"I was prepared to go to trial," Thibodeaux says. "I feel I could have presented the case beyond a reasonable doubt."

But a week before the trial, Kuboviak set up a conference call with the Corcorans and Bonilla. Kuboviak had arranged a deal with Helle and Ramirez, and explained that the defendants would pay approximately $50,000 to cover Zach's medical bills.

The Corcorans said no. They wanted a jury to hear the case.

"There was no guarantee that we would win...depending on who the jury believed," Bonilla says. "But at least we'd have a trial."

According to Mask, Helle and Ramirez never officially agreed to the deal, but he says that the Corcorans acted ­unreasonably.

"Their response is always, 'We want justice,'" Mask says, "but they won't be satisfied with anything short of seeing my boys go to prison. Even if they got that, I don't think it would be enough."

The day after the Corcorans refused to accept the deal, Kuboviak arranged another conference call.

"We thought we were going to discuss strategy," John says. "We were a week away from going to trial."

Instead, Kuboviak dropped a bombshell. He said he was completely dismissing the case and offered little explanation why. The only record of Kuboviak's dismissal is his signature on a "Motion to Dismiss" filing. The form lists several options for cause, including "insufficient evidence" or "restitution made" or "complaining witness does not want to prosecute."

But when Kuboviak dismissed the case against Helle and Ramirez, he handwrote on the form, "In the interest of justice."

Kuboviak would not comment on the case, because he says it could still be pending in the district attorney's office. He added that he would not do an interview until March, when the primary elections for the county attorney position in Brazos County are finished.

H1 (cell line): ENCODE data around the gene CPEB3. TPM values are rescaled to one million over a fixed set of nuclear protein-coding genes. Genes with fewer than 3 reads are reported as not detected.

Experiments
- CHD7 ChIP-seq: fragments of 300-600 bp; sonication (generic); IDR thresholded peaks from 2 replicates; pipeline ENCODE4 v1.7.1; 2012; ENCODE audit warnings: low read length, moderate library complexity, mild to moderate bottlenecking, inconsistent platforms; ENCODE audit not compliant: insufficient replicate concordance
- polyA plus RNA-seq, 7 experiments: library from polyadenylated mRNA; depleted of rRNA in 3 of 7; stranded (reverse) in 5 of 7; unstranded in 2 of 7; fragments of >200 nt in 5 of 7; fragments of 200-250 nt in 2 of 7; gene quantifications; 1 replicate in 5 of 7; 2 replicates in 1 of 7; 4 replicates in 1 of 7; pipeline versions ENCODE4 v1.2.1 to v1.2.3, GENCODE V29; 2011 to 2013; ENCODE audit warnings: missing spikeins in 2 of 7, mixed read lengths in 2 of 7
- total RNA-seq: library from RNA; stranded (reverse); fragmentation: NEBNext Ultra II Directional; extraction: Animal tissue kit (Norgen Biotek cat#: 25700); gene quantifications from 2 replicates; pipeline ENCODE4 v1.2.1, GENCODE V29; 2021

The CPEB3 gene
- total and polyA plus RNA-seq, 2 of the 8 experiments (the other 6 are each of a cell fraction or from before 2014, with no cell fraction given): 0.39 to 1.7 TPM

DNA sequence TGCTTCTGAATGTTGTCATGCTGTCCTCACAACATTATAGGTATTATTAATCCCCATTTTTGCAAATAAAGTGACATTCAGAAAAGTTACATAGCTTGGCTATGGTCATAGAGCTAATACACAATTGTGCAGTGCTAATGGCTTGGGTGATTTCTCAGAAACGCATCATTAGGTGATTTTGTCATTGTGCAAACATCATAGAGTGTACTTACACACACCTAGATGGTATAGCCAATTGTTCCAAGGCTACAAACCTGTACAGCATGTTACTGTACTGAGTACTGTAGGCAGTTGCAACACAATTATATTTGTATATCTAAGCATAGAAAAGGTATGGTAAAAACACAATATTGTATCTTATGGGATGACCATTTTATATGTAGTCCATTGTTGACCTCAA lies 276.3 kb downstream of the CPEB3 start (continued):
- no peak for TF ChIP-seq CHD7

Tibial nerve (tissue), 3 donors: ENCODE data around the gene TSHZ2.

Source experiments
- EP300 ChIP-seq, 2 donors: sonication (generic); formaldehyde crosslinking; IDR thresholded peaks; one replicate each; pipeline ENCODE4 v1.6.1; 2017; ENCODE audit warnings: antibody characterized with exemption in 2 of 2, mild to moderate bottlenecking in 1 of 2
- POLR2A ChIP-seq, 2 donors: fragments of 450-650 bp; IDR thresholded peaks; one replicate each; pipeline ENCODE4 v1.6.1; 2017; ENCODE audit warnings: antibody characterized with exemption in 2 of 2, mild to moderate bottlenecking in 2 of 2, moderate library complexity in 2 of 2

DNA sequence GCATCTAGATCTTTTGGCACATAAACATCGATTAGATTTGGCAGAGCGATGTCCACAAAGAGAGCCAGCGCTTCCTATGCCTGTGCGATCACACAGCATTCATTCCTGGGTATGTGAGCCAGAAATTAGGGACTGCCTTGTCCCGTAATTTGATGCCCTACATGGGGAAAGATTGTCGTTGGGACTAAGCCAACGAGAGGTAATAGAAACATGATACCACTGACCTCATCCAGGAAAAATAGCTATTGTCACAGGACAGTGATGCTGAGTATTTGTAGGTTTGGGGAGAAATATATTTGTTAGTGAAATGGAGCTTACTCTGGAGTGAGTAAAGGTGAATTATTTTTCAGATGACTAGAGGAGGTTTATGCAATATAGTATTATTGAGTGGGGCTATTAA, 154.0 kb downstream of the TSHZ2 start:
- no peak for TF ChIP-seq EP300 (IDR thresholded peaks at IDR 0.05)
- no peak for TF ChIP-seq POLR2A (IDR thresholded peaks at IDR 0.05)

In a letter to Kuboviak written shortly after the decision to dismiss, John Corcoran wrote, "I found it astonishing that you, who had previously supported the prosecution, did such a sudden and unexpected turnaround...The inference, however, is strong that you succumbed, at the very least, to extraordinary political or personal ­pressure."

Soon after, John Corcoran took off his A&M ring and vowed never to wear it again. He encourages Zach to wear his ring — for business reasons — but Zach rarely puts it on.

"You can take any advertisement ever from Texas A&M University, and the first thing that you're going to see is the damn dog and then you see some Corps person," John says. "And they stand for that, God and country and we're so holy. It's not right."

He started pursuing the case on his own. His oil and gas business all but shut down for about six months. Zach woke up several times in the middle of the night to find his father in his home office, working at the computer.

John ardently searched for any information about the people involved. He started filling thick black binders with documents pertaining to Zach's case.

John paid a private investigator $5,000 to find any evidence on who could have influenced the university or the county attorney. John Corcoran estimates he has spent about $100,000 on Zach's case.

The elder Corcoran began receiving phone calls from friends and business associates who expressed concern, including a professor at A&M.

"He told me, 'You have got to let go of this. You're not going to beat Texas A&M University,'" John Corcoran says.

But he did not let go. He started writing letters to the university and prosecutors.